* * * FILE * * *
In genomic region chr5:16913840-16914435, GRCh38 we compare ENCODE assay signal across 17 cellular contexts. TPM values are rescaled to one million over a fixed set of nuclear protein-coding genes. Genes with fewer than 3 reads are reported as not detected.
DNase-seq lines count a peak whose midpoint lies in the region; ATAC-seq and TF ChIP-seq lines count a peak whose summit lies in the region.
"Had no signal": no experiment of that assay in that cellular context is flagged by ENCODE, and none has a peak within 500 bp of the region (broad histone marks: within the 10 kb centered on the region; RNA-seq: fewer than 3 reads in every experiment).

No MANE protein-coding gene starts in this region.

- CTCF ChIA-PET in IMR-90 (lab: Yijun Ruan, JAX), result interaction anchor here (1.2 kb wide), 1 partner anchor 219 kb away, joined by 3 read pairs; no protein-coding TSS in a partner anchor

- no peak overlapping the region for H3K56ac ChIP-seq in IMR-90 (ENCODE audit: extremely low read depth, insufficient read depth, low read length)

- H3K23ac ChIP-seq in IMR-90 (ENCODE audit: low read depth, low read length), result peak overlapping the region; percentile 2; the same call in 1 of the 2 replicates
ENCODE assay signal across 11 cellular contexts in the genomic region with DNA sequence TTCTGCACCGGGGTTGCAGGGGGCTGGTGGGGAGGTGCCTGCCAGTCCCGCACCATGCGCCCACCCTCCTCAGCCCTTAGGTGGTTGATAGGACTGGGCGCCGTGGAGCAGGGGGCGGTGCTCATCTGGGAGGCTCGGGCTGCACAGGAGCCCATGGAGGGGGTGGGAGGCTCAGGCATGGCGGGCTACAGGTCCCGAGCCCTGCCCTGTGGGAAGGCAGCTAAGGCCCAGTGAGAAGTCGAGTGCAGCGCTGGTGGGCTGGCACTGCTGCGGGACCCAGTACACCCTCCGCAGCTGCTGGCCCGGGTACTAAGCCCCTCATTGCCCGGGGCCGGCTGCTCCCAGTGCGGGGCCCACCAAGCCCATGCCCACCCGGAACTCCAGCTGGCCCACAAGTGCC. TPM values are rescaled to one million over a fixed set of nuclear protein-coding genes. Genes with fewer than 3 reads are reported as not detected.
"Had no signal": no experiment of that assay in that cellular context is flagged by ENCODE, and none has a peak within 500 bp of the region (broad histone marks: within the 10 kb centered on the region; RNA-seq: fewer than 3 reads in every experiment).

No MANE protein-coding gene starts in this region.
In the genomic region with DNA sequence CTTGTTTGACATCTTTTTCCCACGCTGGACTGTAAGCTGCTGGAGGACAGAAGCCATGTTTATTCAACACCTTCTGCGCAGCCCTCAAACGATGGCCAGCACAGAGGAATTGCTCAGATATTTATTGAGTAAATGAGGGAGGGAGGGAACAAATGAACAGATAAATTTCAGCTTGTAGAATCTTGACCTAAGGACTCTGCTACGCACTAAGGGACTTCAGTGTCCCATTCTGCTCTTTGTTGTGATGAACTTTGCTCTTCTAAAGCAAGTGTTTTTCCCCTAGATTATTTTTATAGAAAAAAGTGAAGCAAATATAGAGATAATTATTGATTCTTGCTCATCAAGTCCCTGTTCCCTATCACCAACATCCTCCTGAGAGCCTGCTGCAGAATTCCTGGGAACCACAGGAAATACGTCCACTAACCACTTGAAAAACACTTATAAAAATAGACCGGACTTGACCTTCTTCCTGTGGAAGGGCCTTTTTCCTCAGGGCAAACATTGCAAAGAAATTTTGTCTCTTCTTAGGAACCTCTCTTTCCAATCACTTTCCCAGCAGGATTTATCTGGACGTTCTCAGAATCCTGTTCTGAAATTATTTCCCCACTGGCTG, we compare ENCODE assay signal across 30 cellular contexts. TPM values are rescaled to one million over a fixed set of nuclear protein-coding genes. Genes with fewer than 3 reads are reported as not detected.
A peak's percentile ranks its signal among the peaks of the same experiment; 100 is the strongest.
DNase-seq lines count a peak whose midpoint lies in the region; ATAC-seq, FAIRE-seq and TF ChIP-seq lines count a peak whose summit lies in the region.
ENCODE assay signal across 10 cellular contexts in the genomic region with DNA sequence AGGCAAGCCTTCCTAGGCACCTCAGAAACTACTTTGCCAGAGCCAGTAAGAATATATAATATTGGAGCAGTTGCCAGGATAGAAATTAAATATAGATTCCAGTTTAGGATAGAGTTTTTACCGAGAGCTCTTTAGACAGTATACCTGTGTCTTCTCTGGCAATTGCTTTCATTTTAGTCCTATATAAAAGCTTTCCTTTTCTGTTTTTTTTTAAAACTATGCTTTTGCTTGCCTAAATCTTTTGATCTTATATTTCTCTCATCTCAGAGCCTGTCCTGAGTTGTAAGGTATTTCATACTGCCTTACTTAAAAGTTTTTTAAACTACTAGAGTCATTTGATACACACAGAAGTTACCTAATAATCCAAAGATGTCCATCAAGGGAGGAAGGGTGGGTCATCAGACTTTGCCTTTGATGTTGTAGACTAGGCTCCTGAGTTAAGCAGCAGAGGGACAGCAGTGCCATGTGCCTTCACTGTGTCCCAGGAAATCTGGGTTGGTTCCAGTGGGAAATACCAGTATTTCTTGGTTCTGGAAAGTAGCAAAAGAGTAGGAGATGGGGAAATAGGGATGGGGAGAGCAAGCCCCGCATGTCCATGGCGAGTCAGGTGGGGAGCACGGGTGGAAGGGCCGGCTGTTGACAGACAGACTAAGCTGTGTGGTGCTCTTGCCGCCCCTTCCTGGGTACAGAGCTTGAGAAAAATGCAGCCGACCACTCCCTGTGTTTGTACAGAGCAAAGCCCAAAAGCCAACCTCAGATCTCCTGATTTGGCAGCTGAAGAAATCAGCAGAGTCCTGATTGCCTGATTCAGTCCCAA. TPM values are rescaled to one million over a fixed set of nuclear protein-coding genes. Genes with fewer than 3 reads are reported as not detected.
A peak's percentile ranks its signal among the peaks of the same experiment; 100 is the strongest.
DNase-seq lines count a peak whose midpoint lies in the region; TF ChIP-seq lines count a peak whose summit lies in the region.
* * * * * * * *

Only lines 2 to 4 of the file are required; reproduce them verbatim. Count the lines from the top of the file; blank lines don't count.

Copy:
DNase-seq lines count a peak whose midpoint lies in the region; ATAC-seq and TF ChIP-seq lines count a peak whose summit lies in the region.
"Had no signal": no experiment of that assay in that cellular context is flagged by ENCODE, and none has a peak within 500 bp of the region (broad histone marks: within the 10 kb centered on the region; RNA-seq: fewer than 3 reads in every experiment).

No MANE protein-coding gene starts in this region.